Ritek 12X (RITEK-BR3-000)

Though it rate 12X, Pioneer BDR-205 could write it at 10X. Ritek BD-R media had been knowing as bad media and it living up to its reputation. Even written at 4X, disc quality is very bad. Even worsen than OWAYS (UMEBDR016) which is cheaper.



Burner: Pioneer BDR-205 9.11 @4X


Reader: Liteon iHBS212 HL05 @4X



CMCMAG-BA05-000 (A Grade)

According to what sellers told me CMCMAG-BA05-000 has many grades. A+ grade is about 20% more expensive than A grade. This review using A grade disc not A+ grade.

Pioneer BDR-205 could write this media at 12X speed but disc quality is abysmal. Optimal burn speed is about 6X-8X. At 8X burning speed and higher, disc quality around outer side is starting to degrade. If data size is lessen than 20GB, burning at 8X is best. More than 20GB data, should burn at 6X.


Burner: Pioneer BDR-205 9.11

Burn at 4X


Reader: Liteon iHBS212 HL05 @4X


Burn at 8X


Reader: Liteon iHBS212 HL05 @4X





OWAYS is very cheap BD-R media (and cheap Quality control) it rate 6X but I recommend burning at 4X. Read or write at higher speed would degrade disc quality.


Burner: Pioneer BDR-205 9.11 @4X


Reader: Liteon iHBS212 HL05 @4X

OWAYS 4x write 4x read BDR-205.png

Reader: Liteon iHBS212 HL05 @8X

OWAYS 4x write 8x read BDR-205.png

I would not recommend this brand as it has very bad QC. Discs with defective dye mixing in. Some may have a few dust and dent inside dye which affect disc quality but still usable but some may severe enough to cause burn failure like in below picture.

Tuning Ubuntu Studio for HTPC

credit: https://wiki.linuxaudio.org/wiki/system_configuration#installing_a_real-time_kernel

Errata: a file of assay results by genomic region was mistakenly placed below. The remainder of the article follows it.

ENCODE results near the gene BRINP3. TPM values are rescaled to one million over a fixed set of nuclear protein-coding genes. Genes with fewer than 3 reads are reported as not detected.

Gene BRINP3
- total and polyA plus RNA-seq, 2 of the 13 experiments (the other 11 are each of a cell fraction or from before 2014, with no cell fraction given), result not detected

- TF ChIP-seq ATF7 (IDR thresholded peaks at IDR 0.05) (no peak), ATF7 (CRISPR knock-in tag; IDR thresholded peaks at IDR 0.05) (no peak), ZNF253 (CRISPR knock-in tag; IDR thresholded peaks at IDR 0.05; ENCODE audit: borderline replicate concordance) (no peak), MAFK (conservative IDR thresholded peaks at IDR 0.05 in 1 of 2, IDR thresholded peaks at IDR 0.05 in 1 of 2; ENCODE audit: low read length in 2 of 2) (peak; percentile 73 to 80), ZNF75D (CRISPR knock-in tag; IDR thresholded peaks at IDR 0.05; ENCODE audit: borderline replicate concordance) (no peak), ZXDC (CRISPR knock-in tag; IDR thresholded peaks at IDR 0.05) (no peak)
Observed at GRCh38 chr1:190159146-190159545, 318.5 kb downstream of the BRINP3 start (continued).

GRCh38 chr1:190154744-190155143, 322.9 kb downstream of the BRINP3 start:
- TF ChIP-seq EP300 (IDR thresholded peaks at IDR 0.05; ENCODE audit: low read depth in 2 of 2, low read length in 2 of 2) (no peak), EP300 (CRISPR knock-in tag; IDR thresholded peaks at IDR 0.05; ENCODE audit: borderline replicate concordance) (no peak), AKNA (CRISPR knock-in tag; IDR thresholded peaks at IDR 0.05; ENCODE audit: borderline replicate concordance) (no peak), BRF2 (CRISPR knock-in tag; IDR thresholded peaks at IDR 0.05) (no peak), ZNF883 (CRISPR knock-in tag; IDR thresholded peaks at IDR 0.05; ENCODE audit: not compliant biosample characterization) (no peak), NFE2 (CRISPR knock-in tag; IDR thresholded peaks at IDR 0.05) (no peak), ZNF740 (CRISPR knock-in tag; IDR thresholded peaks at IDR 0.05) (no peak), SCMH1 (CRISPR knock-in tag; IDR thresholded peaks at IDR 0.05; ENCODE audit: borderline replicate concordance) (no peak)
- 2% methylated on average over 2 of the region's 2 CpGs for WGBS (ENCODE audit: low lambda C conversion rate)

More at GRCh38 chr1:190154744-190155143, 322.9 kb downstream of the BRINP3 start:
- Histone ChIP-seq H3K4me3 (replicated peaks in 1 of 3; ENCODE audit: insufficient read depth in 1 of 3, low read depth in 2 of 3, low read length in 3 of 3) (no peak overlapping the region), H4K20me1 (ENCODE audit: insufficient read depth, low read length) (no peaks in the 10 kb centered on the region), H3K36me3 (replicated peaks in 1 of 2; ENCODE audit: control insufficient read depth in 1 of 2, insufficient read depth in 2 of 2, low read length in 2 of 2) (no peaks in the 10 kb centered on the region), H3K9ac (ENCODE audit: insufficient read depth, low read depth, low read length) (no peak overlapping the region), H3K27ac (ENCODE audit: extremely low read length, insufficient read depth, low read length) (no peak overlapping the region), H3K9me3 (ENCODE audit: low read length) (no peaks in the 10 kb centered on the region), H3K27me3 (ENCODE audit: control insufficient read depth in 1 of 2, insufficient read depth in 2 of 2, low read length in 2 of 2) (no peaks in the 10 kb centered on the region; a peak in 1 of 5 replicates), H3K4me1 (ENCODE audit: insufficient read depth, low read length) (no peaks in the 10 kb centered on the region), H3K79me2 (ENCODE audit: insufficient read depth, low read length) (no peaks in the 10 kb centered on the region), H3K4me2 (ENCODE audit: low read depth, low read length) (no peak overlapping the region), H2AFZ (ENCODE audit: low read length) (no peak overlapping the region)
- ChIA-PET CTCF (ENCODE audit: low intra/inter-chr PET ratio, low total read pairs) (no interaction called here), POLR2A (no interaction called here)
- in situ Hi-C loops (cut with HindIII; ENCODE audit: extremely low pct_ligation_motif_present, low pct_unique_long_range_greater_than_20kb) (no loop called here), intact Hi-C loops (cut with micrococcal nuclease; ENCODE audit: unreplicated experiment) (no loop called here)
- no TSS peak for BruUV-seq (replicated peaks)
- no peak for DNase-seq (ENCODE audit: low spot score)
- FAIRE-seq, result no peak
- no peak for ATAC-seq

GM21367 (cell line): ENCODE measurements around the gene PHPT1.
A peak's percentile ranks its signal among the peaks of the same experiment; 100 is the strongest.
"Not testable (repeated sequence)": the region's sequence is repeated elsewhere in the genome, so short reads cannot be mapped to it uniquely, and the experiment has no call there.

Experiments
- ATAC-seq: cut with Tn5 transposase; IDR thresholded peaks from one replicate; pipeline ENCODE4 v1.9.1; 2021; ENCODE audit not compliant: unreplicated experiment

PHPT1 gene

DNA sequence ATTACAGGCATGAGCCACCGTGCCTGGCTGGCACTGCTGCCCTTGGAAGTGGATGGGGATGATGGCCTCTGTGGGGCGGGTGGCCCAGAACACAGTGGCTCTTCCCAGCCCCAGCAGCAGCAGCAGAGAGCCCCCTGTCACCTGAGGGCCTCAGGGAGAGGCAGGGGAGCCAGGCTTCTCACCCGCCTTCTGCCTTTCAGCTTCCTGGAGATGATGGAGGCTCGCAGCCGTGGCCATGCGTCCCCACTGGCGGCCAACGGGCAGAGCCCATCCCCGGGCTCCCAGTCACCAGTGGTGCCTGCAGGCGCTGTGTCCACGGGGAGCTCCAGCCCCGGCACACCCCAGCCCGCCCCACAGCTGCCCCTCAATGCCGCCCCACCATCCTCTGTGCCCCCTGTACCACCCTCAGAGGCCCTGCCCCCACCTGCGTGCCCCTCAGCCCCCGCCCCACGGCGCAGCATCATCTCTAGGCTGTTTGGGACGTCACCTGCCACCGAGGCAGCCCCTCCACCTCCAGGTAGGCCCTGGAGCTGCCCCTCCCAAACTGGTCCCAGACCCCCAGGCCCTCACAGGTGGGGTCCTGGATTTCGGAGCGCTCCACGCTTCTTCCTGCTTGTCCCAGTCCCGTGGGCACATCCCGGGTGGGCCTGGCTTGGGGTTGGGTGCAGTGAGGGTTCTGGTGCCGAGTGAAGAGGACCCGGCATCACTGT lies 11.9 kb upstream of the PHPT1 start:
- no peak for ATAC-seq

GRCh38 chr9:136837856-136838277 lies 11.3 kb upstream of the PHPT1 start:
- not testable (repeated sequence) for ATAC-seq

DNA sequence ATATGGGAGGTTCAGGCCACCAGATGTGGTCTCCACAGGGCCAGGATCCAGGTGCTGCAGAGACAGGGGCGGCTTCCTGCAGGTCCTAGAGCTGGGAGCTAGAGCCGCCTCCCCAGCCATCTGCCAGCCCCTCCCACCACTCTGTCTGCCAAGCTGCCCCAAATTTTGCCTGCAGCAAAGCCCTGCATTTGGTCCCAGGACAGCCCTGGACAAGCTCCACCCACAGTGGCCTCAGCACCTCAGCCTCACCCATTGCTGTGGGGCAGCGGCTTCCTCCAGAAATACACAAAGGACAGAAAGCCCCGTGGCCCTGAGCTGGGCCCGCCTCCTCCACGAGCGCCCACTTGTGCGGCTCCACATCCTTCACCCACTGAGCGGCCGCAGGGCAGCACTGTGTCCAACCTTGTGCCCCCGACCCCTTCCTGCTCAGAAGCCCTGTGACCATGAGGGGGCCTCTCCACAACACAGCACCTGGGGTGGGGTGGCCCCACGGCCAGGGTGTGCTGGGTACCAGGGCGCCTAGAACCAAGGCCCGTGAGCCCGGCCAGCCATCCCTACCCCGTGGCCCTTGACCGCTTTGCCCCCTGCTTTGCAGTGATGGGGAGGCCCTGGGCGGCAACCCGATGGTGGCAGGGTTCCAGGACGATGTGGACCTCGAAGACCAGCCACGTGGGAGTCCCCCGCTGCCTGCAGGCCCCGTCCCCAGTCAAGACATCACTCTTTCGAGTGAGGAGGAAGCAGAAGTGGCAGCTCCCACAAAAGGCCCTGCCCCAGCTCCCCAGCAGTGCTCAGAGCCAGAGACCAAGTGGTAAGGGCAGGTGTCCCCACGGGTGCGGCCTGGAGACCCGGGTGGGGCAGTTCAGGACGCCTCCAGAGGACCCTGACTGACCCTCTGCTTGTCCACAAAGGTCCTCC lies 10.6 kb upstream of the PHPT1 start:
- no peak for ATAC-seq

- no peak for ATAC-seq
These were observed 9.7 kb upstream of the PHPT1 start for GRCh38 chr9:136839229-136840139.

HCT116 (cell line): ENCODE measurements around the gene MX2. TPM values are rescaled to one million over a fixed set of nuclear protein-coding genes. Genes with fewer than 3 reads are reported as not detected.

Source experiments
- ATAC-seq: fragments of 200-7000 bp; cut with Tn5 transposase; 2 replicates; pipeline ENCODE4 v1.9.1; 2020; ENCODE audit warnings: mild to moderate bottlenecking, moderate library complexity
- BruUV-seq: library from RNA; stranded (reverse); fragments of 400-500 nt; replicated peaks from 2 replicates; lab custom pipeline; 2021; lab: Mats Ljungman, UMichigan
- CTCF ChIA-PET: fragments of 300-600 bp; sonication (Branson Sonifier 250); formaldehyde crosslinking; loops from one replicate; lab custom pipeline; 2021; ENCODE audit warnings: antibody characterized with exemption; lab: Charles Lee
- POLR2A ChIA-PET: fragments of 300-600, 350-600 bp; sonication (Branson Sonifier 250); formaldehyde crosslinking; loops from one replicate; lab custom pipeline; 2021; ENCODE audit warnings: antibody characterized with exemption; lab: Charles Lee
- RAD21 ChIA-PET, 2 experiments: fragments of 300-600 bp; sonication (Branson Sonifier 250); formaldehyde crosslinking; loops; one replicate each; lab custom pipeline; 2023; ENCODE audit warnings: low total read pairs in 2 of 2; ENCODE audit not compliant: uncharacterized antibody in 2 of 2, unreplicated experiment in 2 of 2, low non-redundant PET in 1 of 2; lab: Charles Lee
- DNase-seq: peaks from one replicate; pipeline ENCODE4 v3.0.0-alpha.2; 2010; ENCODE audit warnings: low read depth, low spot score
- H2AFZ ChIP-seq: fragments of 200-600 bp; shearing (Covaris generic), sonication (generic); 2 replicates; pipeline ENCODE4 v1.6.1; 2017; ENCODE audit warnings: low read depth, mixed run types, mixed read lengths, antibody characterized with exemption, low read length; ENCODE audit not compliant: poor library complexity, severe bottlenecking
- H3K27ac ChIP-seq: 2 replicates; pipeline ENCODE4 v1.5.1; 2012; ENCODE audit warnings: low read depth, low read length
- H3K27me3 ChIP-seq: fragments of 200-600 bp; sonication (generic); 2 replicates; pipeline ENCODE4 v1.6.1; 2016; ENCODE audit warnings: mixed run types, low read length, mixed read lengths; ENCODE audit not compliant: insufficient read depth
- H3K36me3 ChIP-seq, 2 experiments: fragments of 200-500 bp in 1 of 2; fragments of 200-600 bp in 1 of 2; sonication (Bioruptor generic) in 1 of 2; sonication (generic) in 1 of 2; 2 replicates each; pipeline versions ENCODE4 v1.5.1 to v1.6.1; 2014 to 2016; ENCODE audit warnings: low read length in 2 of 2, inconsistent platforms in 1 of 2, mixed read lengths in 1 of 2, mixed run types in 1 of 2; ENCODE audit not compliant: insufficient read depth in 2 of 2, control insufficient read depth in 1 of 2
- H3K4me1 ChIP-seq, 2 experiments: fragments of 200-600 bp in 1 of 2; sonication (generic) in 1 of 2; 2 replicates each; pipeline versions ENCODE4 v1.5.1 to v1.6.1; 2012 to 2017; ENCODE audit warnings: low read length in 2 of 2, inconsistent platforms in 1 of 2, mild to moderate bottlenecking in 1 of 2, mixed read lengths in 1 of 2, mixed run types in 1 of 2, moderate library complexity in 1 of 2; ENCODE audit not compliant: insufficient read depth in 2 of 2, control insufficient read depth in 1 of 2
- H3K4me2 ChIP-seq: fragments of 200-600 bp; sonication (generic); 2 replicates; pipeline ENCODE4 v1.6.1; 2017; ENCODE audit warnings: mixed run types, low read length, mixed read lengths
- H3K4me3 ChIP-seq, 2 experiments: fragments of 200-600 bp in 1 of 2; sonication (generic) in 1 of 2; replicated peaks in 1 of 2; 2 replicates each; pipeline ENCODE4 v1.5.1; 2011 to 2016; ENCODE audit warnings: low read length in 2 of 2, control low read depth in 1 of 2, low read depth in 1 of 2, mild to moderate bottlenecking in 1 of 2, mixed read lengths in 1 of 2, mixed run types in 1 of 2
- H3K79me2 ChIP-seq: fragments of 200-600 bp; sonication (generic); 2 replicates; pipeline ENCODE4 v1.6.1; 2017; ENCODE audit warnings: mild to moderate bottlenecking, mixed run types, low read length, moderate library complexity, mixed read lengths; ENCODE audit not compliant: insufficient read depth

• Checking /etc/fstab mounting drive should using noatime. 
  • Ubuntu Studio already set vm.wappiness = 10. But if you have more than 4 GB ram you could run HTPC linux without swap.
  • add user to audio group. Use $USER return current user or just type username.

sudo useradd -G audio $USER

  • limits.conf/audio.conf. It is advisable to set up your /etc/security/limits.conf file properly, for example:

@audio – rtprio 90 # maximum realtime priority
@audio – memlock unlimited # maximum locked-in-memory address space (KB)

  •  Using realtimeConfigQuickScan script for checking system

You need to install git first

sudo apt install git

Install script and run script

git clone git://github.com/raboof/realtimeconfigquickscan.git
cd realtimeconfigquickscan
perl ./realTimeConfigQuickScan.pl

  • If script warn about CPU governer and said CPU are not run in performance mode. As some might found that cpufreq don’t have driver for their CPU. Just disable CPU energy saving and Turbo mode in Bios would be more easy solution. you could install cpufrequtils and run cpufreq-info to check if driver is available or not. You could check CPU speed by using command

more /proc/cpuinfo | grep MHz

After setting change, every cores in CPU should run at same speed whether load are high or low.